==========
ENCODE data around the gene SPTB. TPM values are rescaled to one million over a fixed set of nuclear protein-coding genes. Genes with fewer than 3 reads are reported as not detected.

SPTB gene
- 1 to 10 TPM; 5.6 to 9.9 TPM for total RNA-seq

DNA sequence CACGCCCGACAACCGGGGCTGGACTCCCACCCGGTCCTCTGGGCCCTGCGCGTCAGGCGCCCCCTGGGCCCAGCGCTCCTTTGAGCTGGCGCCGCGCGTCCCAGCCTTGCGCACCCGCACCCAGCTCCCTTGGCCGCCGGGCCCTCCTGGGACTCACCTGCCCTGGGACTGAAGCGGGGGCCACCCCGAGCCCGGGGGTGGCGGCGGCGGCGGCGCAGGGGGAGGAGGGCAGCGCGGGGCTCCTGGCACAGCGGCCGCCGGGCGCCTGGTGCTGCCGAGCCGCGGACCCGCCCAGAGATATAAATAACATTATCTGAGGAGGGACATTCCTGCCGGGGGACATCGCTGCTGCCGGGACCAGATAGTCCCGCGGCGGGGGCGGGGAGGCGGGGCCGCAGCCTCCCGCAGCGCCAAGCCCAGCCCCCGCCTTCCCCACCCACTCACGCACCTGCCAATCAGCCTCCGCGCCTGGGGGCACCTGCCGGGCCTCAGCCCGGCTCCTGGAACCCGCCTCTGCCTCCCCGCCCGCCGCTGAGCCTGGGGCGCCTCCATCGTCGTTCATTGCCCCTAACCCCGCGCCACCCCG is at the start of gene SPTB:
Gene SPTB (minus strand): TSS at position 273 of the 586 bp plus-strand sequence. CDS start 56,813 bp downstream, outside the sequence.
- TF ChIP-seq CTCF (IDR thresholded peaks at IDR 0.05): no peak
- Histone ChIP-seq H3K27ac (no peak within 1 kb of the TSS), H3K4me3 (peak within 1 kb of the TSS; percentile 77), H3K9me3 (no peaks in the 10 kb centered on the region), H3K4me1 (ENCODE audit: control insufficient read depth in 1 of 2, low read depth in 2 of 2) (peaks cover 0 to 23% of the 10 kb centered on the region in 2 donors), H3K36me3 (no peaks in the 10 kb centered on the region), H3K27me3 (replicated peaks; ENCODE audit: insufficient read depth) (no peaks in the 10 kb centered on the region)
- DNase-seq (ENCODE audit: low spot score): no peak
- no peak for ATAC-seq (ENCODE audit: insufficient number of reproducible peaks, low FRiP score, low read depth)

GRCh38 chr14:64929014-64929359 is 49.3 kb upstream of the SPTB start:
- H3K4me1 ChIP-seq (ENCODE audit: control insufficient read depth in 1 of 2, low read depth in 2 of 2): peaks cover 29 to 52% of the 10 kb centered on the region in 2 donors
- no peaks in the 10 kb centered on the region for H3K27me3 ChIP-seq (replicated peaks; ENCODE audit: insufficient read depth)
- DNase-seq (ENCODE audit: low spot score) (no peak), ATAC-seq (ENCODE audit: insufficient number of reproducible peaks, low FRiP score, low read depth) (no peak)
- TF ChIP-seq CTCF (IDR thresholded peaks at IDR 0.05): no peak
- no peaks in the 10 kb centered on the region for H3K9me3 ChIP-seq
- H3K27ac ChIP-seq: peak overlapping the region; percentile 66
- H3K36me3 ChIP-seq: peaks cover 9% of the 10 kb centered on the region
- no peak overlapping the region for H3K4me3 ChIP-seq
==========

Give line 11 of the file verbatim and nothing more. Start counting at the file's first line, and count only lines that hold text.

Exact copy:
- H3K4me1 ChIP-seq (ENCODE audit: control insufficient read depth in 1 of 2, low read depth in 2 of 2): peaks cover 29 to 52% of the 10 kb centered on the region in 2 donors